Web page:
toxic workplaces and employee turnover

December 14, 2023 •

5 min reading

Why toxic workplaces struggle with employee turnover

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In the first part of a mini series on toxicity in the workplace, we explore the relationship between toxic work environments – or “toxicity” in the workplace – and turnover. Employee turnover is an everlasting concern for the hospitality industry. Industry insiders complain about a “turnover culture”. Hospitality firms have difficulties in attracting and retaining talent. Last but not least, the COVID-19 pandemic and the following “great resignation” have made matters even worse. Needless to say that hospitality organizations are keen on minimizing factors that may contribute to even higher employee turnover.

Toxicity at work may be one of those factors. In this short piece, we discuss the concepts of toxicity and toxic work environments and explain where they come from and their consequences. Reducing toxicity in the workplace may eventually turn out to be an important instrument in the toolkit for reducing turnover.


Toxicity in the workplace – What is it?

“Toxic” is a word that is currently jumping at us from all directions. The popular press is replete with accounts of “toxic personalities”, “toxic relationships”, “toxic leadership”, “toxic management”, or “toxic work environments”. So, where are the parallels between all these terms?

Dictionary definitions of the adjective “toxic” obviously zero in on the primary connotation with “poisonous”, but also mention secondary meanings related to something being harsh, malicious, harmful, or causing a loss.

Individuals with a toxic personality are described as very unpleasant, especially in the way they like to control and influence other people in a dishonest way. Signs of a toxic relationship include threats to emotional, psychological, or possibly even physical well-being, such as when a partner frequently or continuously feels misunderstood, belittled, demeaned, or attacked.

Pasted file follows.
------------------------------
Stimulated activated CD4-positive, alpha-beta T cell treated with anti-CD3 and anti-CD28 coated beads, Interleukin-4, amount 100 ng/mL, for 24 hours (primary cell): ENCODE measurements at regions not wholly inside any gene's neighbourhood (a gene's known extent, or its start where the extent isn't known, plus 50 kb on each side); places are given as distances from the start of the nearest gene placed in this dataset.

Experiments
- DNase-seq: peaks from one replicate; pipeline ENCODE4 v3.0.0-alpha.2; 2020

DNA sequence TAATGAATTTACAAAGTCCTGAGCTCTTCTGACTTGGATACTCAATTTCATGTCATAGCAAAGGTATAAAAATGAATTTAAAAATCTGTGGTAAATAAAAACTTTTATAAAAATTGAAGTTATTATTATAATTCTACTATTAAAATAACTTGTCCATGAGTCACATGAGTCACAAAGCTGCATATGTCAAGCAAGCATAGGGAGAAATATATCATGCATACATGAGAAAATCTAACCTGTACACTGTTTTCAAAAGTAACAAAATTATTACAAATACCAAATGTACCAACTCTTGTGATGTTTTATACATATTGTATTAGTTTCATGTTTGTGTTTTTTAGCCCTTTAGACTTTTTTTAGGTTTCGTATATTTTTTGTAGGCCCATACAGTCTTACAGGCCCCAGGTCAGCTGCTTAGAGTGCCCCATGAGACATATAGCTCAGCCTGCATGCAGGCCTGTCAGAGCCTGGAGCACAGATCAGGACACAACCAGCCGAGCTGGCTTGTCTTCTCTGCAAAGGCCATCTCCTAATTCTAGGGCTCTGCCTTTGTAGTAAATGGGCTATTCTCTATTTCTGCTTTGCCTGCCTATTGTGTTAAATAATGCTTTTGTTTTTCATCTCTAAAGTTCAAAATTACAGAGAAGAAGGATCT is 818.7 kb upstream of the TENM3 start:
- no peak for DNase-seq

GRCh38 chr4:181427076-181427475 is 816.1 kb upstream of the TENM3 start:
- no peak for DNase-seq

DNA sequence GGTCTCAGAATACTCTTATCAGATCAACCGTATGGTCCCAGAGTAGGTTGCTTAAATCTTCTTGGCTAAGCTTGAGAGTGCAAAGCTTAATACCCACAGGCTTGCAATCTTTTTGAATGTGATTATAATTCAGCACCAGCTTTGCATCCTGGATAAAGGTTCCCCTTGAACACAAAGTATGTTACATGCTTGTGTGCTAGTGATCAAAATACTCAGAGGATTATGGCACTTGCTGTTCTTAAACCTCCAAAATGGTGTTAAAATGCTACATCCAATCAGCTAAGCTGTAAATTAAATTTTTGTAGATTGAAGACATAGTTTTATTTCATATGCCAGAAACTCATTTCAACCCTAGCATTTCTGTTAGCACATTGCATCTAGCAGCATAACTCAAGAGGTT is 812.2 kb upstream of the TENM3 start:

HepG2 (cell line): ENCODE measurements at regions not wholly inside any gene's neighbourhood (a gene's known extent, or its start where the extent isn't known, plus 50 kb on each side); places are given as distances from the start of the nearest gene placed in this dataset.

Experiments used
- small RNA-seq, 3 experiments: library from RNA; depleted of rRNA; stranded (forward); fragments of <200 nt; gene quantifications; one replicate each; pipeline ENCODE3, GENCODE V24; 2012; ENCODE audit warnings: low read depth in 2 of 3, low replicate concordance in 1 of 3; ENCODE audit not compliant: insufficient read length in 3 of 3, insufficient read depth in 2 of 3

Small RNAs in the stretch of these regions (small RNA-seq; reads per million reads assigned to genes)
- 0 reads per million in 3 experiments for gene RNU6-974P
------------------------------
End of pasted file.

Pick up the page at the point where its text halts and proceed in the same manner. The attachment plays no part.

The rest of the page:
Toxic work environments bear many similarities with the above. A toxic workplace is an unhealthy work environment that negatively affects employees’ job attitudes, general well-being, and productivity. Harmful, destructive, oppressive, and counterproductive routines, values, and work behaviors characterize it. Important characteristics of toxic workplaces include bullying, harassment, discrimination, dysfunctional teams, cynicism in interpersonal relations, gossip, rumors, unproductive communication, overwork, and work-related stress. Very often, toxic leadership plays an important role in contributing to the emergence of a toxic workplace.

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Where does toxicity in the workplace come from?

Technically speaking, toxicity in the workplace can have many sources. Toxic personalities can wreak havoc on teams by poisoning work relationships and sabotaging productive work behaviors in the team. Toxic relationships can emerge between peers, and even a toxic subordinate can substantially impact the well-being of a hierarchical superior.